There are many good things about living in the Deep South. The pace of life is slower. People are generally more polite. Practically all the food is comfort food. But there are bad aspects to the Deep South, too, and the shadow of slavery and racism still looms large.
So when it was reported in the news yesterday that the Mississippi Parole Board had declined to recommend a posthumous pardon for Clyde Kennard, I just had to groan. The local newspaper article can be linked to here. Kennard, for those who don't know, was a Korean war vet who was falsely accused and convicted of burglary in 1960. His real crime? Trying--repeatedly but unsuccessfully--to enroll in Mississippi Southern College (now the University of Southern Mississippi in Hattiesburg), which at the time was all-white. More information on Kennard is available here. Parole Board Chairman Glenn Hamilton justified the board's decision by explaining that "a more appropriate and satisfying remedy may be available to exonerate the name of Mr. Clyde Kennard." In other words, the wrong done to Mr. Kennard was so egregious that a pardon is not a big enough gesture--so let's deny the pardon.
Perhaps not surprisingly, the board's recommendation against a pardon came after public statements by Mississippi Governor Haley Barbour that he would not grant a pardon, since pardons are for the living, not the dead. (Mr. Kennard died of colon cancer in 1963.) So you have to wonder whether the Parole Board caved to executive pressure. The board makes its pardon recommendations to the governor, so it could be that the board did not want to put the governor in the awkward position of denying a recommended pardon--which I understand has never before happened in this state.
I don't know. But whatever the logic, the decision is astounding. And shameful.
For the sake of argument, let's take Parole Board Chairman Hamilton at his word. Saying that the wrong was so great that pardon doesn't rectify it is like saying a crime we commit is so terrible that apologizing cannot make amends for that criminal act--so we refuse to apologize. That's ludicrous. And as for Governor Barbour's logic, it doesn't explain why President Ford pardoned Confederate General Robert E. Lee, or why other state governors have issued posthumous pardons.
I am not saying that we should not hew to rules. In the field of law, adherence to the rule of law sometimes generates unpopular results, and anyone who has been to law school understands this. The law is in many ways an imperfect proxy for morality, as is well-illustrated by the term "loophole": there is an intent behind a provision of law, but there is a way around it--a way to obey the letter of the law but violate its spirit. Yet underlying much of the law is the notion of morality. That's why we outlaw things like murder, but allow for insanity defenses. And it drives the current national debate about abortion.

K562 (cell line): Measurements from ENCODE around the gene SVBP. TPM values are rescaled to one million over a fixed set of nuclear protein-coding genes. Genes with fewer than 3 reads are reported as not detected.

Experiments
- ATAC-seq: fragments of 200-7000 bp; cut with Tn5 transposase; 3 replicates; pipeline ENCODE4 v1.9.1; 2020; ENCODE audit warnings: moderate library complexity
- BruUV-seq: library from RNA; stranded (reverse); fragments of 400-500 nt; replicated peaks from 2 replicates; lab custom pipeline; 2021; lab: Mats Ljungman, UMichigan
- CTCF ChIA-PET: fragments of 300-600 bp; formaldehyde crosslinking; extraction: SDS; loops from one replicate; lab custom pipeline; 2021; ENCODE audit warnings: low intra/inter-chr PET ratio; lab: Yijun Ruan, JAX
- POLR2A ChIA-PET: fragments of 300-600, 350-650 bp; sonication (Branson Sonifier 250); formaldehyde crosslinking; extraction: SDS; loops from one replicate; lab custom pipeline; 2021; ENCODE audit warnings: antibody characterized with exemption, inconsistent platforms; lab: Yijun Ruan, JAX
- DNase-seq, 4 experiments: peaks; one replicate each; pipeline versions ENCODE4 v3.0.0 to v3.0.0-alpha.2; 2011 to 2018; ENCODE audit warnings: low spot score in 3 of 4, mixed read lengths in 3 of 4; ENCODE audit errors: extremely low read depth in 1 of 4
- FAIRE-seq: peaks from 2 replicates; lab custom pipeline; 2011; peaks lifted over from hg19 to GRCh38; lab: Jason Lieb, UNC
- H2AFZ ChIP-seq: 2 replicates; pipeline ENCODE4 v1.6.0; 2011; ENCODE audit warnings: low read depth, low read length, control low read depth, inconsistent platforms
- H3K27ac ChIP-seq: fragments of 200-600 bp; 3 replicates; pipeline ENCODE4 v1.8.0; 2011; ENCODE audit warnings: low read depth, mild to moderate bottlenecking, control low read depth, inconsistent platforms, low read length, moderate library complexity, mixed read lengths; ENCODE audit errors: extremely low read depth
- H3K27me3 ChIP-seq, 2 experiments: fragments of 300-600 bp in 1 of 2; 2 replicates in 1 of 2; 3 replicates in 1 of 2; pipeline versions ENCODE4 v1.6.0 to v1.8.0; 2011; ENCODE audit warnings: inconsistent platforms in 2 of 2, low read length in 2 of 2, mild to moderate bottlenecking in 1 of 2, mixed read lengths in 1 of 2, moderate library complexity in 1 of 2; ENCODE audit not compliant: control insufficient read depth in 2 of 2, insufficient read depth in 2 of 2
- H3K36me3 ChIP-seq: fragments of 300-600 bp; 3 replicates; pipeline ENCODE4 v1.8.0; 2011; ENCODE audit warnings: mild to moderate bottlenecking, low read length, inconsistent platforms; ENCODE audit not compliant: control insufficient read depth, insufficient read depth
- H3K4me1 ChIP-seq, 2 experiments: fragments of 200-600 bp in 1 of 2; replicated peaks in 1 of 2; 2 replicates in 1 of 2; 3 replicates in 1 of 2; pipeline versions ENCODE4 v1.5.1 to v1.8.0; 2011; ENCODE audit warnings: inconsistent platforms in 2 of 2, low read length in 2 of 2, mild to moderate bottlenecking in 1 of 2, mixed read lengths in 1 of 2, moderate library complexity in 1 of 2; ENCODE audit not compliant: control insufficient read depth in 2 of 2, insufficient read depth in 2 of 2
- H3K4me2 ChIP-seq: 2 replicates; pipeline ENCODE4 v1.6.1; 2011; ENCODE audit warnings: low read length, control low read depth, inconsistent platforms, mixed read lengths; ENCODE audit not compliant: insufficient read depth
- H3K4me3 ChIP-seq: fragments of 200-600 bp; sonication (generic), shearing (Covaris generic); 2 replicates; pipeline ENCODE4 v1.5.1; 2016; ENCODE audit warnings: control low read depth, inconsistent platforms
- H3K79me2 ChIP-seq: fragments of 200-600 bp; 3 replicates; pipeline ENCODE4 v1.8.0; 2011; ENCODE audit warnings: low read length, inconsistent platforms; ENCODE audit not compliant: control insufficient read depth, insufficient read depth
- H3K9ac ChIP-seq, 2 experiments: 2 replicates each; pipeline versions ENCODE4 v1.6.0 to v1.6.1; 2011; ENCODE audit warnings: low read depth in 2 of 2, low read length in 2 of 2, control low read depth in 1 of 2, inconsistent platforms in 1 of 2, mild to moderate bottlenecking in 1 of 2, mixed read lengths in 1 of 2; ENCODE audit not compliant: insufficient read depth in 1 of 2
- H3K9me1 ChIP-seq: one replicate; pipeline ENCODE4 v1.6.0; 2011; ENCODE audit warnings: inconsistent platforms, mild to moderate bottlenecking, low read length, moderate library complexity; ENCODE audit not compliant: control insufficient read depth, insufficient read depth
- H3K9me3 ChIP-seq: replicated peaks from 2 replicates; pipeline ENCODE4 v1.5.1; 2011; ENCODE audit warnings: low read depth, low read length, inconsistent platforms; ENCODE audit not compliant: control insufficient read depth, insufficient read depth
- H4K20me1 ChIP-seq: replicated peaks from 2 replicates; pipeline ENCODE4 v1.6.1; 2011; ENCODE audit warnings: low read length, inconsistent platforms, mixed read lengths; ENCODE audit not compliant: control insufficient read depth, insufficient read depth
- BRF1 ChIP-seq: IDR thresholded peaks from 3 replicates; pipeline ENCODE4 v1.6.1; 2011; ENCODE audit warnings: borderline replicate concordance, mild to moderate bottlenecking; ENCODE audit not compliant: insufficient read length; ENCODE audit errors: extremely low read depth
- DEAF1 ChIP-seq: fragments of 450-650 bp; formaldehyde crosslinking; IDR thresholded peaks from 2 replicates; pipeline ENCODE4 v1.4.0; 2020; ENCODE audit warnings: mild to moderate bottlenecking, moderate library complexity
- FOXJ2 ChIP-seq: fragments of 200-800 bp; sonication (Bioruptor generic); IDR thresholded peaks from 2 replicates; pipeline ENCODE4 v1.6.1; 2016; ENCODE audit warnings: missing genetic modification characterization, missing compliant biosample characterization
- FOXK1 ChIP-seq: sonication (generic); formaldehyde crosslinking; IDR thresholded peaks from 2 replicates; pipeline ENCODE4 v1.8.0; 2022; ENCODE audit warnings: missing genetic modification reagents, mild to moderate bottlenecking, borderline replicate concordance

The upshot here, as I see it, is that the Parole Board had discretion to recommend pardon and take a least a small step toward reconciliation between the white and black communities of Mississippi, which still remain deeply separated from one another in many ways. And the governor is not bound by law to oppose the pardon. So the pardon clearly can happen. Don't we teach our kids to say they are sorry when they do something wrong? And to put it bluntly, would we teach them differently if the person wronged were dead? Would we tell them not to apologize to their relatives or friends?
This turn of events troubles me even more deeply because this debate is all so unnecessary. Kennard should be pardoned--and other avenues of redress can be explored too. You can be sure that tonight, when I attend my law school's annual BLSA luncheon, this will be a topic of conversation--which illustrates how significant an event this parole denial is.
P.S.--At least I can say that I am proud that Mr. Kennard's case is being championed by the Center on Wrongful Convictions at my alma mater, Northwestern University School of Law. Lawyers get a lot of criticism, but in this case I am glad to be affiliated with an institution that is doing the right thing for the sake of doing the right thing.